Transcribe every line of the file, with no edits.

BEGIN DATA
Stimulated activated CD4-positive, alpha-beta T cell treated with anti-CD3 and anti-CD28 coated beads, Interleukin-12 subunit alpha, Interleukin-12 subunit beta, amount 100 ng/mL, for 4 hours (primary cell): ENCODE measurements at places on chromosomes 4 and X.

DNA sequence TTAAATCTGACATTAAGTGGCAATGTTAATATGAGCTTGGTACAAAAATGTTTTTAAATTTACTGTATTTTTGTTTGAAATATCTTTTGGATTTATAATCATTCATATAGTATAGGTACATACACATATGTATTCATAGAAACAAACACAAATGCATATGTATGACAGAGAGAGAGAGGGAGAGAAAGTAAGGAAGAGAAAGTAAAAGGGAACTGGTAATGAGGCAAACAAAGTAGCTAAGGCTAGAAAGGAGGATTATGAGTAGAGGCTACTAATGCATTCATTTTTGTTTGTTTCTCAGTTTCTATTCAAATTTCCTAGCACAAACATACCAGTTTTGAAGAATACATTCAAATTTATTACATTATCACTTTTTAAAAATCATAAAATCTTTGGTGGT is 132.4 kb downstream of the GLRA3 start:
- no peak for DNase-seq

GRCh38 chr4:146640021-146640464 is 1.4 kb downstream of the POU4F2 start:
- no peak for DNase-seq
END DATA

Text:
Stimulated activated CD4-positive, alpha-beta T cell treated with anti-CD3 and anti-CD28 coated beads, Interleukin-12 subunit alpha, Interleukin-12 subunit beta, amount 100 ng/mL, for 4 hours (primary cell): ENCODE measurements at places on chromosomes 4 and X.

DNA sequence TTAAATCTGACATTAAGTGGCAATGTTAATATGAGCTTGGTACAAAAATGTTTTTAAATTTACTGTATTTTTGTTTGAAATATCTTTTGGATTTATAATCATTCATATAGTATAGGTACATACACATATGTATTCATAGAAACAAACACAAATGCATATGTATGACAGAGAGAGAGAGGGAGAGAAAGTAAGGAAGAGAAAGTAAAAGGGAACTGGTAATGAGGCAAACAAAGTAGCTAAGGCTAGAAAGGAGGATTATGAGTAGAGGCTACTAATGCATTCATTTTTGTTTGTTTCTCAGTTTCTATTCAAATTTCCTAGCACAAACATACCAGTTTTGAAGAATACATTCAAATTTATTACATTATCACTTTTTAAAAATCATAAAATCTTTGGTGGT is 132.4 kb downstream of the GLRA3 start:
- no peak for DNase-seq

GRCh38 chr4:146640021-146640464 is 1.4 kb downstream of the POU4F2 start:
- no peak for DNase-seq